By Paul Glader
BONN, Germany – With the federal election season in full swing in Germany, social entrepreneur and Ashoka Fellow Gregor Hackmack is busy preparing his online portal, ParliamentWatch, to host a variety of special online forums with German media partners and to connect citizen’s questions to candidates.
“It’s all about bridging the gap between citizens and politicians,” Hackmack said at the recent Ashoka Globalizer event in Bonn, which the Ashoka Germany office organized to piggy-back on the larger Deutsche Welle Global Media Forum. “We need to build that bridge.”
Hackmack and his team. who are based in Hamburg, have built a sustainable model for their ParliamentWatch (“abgeordnetenwatch” in German). The site has grown into a fixture of the German political and media scene. It’s a forum where citizens can ask direct questions of political candidates and elected officials in Germany and for Germany’s delegation to the European Union.
Roughly 95% of federal parliament members participate with the site, answering 80% of the 150,000 questions that have poured in from voters. The questions are stored in archives as a public record, which voters can use to later hold politicians accountable. The site can also sort and slice data and responses. For example, it shows, graphically, how responsive each of the major parties in Germany is to questions.
“We try to provide as much transparency as possible,” Hackmack said. “It’s one thing what people say they will do and another thing to see how they vote.”
The forum has proved popular, generating 350,000 unique visitors per month. It has partnerships running with several media including Süddeutsche Zeitung, broadcaster NDR, Spiegel Online (see Spiegel’s profile of Hackmack here) and more than 40 other local newspapers, which help draw questions from voters to the site and use some of the answers and data in news reports.
Because of the site’s popularity, lawmakers are essentially forced to answer the questions and maintain a basic profile on the site. Those who want a premium profile with a picture and integrating the platform into Twitter or Facebook FB -2.2% must pay €179 (€149 for signing up early).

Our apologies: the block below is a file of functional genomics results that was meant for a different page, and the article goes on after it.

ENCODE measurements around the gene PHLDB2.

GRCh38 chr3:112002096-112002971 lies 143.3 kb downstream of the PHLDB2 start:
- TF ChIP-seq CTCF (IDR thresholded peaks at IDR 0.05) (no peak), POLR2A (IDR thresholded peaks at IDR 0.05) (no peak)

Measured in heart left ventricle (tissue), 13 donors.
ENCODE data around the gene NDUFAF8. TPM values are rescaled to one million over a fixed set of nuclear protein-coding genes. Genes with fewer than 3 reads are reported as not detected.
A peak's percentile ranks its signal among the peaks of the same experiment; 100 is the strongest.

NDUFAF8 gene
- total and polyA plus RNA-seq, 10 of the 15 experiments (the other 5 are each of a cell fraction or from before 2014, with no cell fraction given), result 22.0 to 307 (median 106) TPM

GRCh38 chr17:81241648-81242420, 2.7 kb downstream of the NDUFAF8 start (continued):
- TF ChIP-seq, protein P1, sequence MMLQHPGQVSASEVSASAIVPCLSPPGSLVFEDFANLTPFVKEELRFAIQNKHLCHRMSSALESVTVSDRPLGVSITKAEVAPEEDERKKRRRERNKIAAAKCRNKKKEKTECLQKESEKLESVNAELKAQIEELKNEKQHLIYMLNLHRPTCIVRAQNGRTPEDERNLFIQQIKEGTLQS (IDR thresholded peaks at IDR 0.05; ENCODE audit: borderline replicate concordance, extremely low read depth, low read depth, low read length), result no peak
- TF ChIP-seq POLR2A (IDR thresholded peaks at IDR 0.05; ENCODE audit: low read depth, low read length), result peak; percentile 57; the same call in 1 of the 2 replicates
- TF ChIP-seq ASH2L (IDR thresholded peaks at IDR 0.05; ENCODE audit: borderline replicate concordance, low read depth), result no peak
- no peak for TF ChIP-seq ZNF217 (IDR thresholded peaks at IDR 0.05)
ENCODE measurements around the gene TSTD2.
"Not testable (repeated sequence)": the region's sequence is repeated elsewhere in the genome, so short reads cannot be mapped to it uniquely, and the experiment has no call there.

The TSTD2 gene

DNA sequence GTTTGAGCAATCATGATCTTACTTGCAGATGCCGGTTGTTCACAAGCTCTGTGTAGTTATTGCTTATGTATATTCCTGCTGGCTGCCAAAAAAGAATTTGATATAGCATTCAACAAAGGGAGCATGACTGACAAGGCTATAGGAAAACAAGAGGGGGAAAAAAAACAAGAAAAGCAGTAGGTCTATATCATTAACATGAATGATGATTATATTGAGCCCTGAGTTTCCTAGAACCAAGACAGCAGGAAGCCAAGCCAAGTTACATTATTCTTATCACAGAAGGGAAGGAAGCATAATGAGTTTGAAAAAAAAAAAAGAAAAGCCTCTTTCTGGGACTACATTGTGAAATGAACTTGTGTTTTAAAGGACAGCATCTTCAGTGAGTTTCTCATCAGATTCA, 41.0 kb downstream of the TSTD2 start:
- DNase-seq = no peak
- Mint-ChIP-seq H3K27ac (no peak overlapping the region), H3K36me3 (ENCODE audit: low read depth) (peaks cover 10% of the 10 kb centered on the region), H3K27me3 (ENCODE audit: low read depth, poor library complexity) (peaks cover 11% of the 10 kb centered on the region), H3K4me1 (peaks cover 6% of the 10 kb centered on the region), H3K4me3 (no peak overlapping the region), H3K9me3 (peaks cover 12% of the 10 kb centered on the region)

“That’s how we get politicians to contribute to the project,” Hackmack shared. “If there is competition before the election, there is a clear incentive to buy the premium profile.” The rest of the finances come from donors and partnerships. And of the 50,000 people who subscribe to ParliamentWatch’s newsletter, 1,500 donate on a monthly basis.
Hackmack and his team have made the platform open source on Drupal and work with entrepreneurs and organizations in other countries who want to replicate ParliamentWatch, inviting them to pay a minimal membership fee to Hackmack’s team to help with technical support, site upgrades and consulting.
So far, partner sites have started in Luxembourg, Ireland, Austria, Tunisia and, most recently, France. Hackmack is in touch with people who want to start versions of the platform in Greece and in Pakistan as well.
Antonis Schwarz is busy at work to launch the site in Greece. “The severe economic crisis in Greece has compounded the distrust that many Greek citizens hold opposite the current political class,’’ he says in a statement on hiswebsite. He believes a breakdown in communication, a lack of transparency and one-dimensional media coverage (focusing on political decisions rather than the process) is causing a growing divide between politicians and citizens in the financially-troubled country. “In Greece, the birthplace of democracy, the involvement in party politics is decreasing, severing the limited tradition/culture of civic participation in politics and creating a detached democracy.”
Another Ashoka Fellow, Klaas Glenewinkel, helped Hackmack find funding and media training to open the site in Tunisia, which Hackmack and his team help support more fully. Otherwise, Hackmack says he doesn’t strive to find donors, partners and expansion countries. Rather, he lets the motivation bubble up in the right places and helps people once they are ready.
“If we don’t care who is running or who is representing us, why should we be surprised if they fail?” he said. “These are the world’s most important jobs! We should be investigating who is taking them.”
This post was written by Paul Glader, a journalist, professor and entrepreneur. Paul is currently a European Journalism Fellow at Free University in Berlin, Germany, and co-founder of @WiredAcademic. He spent a decade as a staff writer at The Wall Street Journal and has written for dozens of publications including The Washington Post, BusinessWeek, FastCompany.com, USA Today and The Associated Press.